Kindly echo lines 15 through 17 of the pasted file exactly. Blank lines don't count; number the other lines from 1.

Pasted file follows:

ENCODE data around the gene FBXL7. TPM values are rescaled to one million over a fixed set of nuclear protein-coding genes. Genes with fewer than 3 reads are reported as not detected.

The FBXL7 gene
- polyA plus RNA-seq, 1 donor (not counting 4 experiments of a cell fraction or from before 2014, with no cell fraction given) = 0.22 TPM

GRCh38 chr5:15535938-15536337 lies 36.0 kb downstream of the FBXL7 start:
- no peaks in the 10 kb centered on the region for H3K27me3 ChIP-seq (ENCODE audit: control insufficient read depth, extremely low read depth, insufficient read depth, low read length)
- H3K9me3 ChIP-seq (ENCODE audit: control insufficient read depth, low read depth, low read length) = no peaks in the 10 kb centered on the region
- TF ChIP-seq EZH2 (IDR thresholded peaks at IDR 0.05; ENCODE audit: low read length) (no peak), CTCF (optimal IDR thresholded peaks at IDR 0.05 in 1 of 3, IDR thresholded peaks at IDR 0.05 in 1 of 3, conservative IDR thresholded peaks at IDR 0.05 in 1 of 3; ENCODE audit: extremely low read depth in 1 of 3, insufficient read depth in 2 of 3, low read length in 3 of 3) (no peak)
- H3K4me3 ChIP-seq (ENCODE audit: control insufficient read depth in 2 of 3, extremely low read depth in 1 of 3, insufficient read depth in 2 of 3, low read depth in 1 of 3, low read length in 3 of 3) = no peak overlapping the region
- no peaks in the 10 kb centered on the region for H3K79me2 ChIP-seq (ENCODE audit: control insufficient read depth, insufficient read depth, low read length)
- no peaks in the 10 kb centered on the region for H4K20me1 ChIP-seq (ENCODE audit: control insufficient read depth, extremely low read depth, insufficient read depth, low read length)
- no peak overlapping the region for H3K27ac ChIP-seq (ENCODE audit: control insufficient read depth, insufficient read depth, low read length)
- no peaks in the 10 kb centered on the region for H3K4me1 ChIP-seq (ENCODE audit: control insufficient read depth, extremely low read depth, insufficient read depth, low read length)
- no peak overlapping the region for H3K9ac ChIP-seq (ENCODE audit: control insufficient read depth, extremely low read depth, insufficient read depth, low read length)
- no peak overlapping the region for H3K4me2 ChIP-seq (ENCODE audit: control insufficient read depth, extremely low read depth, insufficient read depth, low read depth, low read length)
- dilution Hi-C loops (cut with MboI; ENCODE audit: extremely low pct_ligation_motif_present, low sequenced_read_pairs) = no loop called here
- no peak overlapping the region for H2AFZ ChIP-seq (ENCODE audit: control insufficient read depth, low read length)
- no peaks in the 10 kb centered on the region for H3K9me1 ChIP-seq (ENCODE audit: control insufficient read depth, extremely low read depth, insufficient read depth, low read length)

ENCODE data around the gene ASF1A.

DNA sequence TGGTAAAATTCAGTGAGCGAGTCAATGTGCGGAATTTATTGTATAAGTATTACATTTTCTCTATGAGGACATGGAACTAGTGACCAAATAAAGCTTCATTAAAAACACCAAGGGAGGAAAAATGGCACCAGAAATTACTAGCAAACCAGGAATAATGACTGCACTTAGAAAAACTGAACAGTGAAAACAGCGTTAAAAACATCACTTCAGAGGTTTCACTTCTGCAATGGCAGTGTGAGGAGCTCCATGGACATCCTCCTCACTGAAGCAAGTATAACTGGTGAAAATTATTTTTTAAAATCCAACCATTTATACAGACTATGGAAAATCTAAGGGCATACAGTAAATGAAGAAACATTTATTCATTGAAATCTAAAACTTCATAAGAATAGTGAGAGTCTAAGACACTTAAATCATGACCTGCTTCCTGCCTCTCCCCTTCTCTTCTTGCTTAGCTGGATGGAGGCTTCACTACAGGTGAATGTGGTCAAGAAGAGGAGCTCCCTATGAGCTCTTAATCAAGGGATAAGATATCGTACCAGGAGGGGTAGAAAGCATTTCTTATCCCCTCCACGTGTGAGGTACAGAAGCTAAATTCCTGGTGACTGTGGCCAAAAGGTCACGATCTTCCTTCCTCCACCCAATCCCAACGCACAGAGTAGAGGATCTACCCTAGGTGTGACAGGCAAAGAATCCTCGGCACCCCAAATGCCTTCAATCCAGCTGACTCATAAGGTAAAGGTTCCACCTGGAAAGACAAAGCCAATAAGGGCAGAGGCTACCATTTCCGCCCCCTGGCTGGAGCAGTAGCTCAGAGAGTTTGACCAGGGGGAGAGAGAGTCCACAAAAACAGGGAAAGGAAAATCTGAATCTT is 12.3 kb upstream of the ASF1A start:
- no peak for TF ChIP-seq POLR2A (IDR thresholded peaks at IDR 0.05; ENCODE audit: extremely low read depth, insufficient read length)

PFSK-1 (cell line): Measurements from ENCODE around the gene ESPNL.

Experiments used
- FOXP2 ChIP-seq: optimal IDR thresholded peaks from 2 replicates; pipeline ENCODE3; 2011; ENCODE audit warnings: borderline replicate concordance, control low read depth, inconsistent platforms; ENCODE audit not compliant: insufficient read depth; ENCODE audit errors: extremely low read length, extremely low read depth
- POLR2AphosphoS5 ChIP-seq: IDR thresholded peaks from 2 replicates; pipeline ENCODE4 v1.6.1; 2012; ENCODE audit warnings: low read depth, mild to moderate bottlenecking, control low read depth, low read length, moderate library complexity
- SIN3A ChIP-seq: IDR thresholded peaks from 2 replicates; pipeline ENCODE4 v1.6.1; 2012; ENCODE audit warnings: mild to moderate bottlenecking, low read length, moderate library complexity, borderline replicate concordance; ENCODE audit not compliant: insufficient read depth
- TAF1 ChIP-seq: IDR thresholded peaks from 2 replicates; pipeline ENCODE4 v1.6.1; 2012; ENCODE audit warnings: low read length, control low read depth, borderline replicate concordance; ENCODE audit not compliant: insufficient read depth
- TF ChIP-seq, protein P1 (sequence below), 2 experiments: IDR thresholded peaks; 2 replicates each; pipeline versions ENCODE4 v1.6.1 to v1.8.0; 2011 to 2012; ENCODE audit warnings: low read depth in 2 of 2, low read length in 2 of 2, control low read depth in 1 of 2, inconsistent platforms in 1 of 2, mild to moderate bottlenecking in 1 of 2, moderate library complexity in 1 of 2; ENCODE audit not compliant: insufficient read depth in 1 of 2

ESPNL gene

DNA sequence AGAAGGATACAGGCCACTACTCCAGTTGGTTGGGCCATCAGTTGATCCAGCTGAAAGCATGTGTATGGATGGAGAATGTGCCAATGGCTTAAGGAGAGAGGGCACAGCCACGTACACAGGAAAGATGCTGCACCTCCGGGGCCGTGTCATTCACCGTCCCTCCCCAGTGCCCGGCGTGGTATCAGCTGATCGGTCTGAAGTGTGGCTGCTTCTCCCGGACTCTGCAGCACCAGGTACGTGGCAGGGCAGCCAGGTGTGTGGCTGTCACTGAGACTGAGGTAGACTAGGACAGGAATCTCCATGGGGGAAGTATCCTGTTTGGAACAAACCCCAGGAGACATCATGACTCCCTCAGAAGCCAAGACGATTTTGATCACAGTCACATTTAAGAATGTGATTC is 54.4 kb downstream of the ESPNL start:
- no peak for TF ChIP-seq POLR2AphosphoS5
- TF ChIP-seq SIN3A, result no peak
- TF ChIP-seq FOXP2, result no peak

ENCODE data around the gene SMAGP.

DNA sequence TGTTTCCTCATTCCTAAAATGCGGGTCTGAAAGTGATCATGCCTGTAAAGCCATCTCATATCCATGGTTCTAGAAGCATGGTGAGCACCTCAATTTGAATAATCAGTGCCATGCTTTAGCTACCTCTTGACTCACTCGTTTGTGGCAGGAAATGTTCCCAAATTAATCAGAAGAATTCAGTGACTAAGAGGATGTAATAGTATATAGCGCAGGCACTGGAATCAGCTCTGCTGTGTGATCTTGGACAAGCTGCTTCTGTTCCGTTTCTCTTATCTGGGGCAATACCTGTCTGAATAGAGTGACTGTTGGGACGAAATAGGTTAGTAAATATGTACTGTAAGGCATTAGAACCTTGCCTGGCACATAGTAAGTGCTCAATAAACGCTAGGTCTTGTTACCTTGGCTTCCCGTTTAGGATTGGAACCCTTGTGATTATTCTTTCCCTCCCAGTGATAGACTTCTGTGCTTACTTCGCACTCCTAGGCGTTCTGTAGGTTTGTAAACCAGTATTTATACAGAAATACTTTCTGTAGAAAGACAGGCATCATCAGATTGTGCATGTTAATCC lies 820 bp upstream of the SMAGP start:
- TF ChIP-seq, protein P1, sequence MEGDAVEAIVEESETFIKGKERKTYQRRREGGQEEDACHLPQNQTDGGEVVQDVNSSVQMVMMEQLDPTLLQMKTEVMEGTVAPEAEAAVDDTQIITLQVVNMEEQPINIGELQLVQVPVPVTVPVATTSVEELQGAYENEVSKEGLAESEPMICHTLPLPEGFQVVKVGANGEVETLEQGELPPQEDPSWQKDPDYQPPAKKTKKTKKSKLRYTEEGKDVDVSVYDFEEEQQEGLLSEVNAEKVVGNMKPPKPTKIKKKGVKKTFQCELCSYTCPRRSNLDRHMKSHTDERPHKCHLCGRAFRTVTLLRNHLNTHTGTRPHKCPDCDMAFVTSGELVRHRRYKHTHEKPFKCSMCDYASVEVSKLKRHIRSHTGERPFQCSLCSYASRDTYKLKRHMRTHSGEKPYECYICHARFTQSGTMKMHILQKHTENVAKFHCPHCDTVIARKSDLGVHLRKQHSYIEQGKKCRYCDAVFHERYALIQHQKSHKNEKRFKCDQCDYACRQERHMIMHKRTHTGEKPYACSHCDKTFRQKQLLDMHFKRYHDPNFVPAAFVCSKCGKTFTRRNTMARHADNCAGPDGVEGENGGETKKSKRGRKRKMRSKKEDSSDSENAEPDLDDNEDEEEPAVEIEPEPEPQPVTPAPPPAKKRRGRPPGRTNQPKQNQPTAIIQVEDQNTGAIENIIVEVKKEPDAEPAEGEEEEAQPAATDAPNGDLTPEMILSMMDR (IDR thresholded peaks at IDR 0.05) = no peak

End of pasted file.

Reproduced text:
- dilution Hi-C loops (cut with MboI; ENCODE audit: extremely low pct_ligation_motif_present, low sequenced_read_pairs) = no loop called here
- no peak overlapping the region for H2AFZ ChIP-seq (ENCODE audit: control insufficient read depth, low read length)
- no peaks in the 10 kb centered on the region for H3K9me1 ChIP-seq (ENCODE audit: control insufficient read depth, extremely low read depth, insufficient read depth, low read length)